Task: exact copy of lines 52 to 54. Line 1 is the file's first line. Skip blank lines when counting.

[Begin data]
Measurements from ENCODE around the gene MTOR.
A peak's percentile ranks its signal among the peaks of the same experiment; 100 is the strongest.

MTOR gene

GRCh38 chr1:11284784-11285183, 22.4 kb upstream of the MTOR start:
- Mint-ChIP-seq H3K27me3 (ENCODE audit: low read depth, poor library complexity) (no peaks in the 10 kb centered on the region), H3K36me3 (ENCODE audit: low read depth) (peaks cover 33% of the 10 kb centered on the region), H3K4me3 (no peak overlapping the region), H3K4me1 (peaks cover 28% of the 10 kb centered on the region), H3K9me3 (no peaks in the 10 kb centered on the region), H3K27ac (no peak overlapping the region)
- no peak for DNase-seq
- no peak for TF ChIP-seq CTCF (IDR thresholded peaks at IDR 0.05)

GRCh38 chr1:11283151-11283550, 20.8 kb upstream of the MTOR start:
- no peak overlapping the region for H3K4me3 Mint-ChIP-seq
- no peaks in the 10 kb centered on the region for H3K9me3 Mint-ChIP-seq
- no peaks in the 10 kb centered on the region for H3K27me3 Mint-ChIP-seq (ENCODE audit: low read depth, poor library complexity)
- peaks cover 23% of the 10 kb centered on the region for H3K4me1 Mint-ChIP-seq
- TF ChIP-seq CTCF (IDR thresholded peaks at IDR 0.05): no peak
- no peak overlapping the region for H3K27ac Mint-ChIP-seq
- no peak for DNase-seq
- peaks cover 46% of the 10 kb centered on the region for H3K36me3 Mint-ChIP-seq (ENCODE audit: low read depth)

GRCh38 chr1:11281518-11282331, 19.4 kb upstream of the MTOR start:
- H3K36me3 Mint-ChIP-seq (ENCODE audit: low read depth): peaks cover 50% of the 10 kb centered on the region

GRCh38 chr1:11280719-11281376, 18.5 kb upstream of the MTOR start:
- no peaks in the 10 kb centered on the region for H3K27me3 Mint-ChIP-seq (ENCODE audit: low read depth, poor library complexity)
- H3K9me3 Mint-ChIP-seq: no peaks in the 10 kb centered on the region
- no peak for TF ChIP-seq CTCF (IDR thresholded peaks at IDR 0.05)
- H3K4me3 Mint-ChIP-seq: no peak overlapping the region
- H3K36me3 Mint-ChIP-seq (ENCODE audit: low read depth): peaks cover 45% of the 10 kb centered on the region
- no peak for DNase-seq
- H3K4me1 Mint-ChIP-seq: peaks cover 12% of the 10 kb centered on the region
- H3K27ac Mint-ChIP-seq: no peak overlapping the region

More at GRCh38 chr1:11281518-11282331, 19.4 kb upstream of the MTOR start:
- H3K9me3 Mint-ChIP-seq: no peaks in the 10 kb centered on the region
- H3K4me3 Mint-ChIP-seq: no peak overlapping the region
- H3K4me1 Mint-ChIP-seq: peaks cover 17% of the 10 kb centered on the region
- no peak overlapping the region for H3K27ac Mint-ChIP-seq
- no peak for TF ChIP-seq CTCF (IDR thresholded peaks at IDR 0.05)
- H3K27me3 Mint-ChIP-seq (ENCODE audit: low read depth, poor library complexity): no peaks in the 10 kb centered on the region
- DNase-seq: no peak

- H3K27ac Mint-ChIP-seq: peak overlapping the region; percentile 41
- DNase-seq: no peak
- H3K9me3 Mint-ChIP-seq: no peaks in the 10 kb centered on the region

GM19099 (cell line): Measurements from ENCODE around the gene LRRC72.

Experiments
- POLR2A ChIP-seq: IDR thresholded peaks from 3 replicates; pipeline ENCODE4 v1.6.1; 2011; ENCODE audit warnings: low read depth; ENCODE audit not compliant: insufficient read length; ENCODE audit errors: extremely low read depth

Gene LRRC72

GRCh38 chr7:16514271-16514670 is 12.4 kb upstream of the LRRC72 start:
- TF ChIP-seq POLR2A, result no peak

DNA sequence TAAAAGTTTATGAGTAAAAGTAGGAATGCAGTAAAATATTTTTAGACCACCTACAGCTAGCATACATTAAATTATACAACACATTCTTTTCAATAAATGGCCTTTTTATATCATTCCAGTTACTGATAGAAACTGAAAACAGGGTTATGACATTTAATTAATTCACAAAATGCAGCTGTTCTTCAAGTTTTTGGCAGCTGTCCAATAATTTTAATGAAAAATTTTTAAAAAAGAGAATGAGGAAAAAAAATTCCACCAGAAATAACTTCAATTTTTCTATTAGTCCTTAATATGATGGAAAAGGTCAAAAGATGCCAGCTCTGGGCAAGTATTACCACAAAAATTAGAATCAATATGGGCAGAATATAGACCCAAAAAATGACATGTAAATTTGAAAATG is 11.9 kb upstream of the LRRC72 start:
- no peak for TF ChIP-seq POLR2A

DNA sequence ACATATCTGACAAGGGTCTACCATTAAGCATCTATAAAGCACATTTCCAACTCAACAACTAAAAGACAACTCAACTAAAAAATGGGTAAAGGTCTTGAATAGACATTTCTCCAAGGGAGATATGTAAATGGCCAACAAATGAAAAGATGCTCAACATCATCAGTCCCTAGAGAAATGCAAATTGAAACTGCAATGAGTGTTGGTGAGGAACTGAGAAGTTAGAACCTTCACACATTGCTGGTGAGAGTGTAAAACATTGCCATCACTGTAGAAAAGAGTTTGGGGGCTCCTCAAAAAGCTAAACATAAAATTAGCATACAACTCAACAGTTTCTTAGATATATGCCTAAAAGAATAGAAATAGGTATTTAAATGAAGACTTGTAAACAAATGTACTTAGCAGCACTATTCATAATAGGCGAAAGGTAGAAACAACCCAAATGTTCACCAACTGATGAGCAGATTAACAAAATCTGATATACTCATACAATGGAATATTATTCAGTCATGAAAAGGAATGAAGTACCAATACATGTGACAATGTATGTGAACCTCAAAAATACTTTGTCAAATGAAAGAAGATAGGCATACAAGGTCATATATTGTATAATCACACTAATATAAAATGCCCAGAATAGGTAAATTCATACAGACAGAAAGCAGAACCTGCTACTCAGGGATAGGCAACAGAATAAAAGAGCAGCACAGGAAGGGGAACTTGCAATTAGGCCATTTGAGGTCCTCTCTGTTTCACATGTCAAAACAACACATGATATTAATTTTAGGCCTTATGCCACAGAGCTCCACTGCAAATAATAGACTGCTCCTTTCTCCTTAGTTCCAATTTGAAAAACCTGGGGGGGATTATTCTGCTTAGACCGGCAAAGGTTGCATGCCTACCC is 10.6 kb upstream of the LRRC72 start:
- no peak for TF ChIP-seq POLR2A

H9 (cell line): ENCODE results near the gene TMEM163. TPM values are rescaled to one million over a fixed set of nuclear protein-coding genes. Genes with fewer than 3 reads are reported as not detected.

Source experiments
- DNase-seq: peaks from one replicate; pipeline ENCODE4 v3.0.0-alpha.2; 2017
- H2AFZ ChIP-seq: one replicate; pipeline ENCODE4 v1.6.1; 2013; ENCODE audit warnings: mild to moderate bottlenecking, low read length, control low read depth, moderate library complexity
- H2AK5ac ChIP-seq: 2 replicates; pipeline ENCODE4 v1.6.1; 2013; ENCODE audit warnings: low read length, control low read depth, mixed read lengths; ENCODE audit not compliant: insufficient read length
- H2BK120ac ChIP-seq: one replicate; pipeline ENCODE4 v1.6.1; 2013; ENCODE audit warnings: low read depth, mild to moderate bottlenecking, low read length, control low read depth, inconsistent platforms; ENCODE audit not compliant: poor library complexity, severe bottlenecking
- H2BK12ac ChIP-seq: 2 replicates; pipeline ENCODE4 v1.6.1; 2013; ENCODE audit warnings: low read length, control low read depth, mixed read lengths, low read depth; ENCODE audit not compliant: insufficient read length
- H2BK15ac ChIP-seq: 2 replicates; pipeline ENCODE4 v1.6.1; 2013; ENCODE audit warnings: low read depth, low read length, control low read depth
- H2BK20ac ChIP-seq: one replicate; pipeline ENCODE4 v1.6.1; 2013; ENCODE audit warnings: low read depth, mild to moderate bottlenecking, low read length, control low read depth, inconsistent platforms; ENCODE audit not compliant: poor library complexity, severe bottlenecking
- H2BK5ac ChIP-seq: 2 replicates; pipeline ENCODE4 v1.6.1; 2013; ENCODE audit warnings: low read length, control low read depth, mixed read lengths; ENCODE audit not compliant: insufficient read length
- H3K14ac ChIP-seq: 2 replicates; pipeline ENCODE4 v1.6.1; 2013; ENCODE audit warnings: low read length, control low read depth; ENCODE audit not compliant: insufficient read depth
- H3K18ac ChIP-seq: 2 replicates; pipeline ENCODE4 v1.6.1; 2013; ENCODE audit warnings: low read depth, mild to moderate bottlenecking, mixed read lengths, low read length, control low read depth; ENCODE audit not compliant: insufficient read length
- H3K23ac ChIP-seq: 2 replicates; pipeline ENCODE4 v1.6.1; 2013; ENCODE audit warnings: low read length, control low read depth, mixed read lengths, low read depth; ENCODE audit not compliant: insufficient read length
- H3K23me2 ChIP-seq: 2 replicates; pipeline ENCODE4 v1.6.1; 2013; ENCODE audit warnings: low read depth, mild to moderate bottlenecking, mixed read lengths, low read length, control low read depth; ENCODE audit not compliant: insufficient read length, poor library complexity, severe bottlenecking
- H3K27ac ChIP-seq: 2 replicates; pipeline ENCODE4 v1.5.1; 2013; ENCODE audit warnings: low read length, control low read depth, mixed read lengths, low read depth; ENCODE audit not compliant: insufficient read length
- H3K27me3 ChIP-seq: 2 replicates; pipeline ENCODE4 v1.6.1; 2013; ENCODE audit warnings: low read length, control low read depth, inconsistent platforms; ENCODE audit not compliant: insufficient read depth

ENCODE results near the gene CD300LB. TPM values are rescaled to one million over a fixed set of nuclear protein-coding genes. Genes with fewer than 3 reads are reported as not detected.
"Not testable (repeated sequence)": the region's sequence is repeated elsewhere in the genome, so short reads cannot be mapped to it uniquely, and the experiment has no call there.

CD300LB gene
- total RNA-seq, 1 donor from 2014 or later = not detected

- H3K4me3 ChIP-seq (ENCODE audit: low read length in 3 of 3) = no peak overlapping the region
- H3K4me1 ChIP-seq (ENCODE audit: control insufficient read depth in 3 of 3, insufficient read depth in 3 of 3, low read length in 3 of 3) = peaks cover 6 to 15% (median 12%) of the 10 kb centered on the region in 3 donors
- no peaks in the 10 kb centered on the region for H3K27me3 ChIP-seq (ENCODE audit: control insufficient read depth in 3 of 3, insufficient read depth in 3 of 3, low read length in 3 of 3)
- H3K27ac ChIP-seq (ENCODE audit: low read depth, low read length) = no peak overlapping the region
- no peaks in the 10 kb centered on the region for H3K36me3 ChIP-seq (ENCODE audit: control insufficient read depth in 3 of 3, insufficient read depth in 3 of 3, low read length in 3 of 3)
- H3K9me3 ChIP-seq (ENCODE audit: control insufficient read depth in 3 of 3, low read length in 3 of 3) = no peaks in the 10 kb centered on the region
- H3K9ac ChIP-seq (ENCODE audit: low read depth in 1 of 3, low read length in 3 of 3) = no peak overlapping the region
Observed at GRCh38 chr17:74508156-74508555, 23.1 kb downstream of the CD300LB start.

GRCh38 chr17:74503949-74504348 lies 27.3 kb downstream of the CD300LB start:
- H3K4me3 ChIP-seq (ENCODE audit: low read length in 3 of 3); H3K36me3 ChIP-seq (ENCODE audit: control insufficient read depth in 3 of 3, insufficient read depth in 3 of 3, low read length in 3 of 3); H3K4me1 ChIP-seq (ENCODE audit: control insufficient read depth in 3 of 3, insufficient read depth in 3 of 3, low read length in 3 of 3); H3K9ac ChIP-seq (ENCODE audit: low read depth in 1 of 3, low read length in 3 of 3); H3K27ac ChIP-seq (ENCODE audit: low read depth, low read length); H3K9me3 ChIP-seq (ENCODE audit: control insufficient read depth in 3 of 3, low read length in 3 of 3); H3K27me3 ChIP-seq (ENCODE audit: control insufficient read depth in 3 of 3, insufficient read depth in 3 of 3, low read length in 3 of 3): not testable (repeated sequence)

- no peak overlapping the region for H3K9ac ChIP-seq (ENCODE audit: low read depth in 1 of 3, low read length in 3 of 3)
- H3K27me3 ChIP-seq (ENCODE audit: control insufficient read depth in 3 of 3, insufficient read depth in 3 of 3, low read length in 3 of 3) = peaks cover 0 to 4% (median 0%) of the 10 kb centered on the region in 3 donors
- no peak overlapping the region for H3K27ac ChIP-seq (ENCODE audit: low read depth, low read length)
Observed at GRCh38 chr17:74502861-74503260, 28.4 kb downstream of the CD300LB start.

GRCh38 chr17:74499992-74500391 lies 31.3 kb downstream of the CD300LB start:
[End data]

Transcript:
- H2AFZ ChIP-seq: one replicate; pipeline ENCODE4 v1.6.1; 2013; ENCODE audit warnings: mild to moderate bottlenecking, low read length, control low read depth, moderate library complexity
- H2AK5ac ChIP-seq: 2 replicates; pipeline ENCODE4 v1.6.1; 2013; ENCODE audit warnings: low read length, control low read depth, mixed read lengths; ENCODE audit not compliant: insufficient read length
- H2BK120ac ChIP-seq: one replicate; pipeline ENCODE4 v1.6.1; 2013; ENCODE audit warnings: low read depth, mild to moderate bottlenecking, low read length, control low read depth, inconsistent platforms; ENCODE audit not compliant: poor library complexity, severe bottlenecking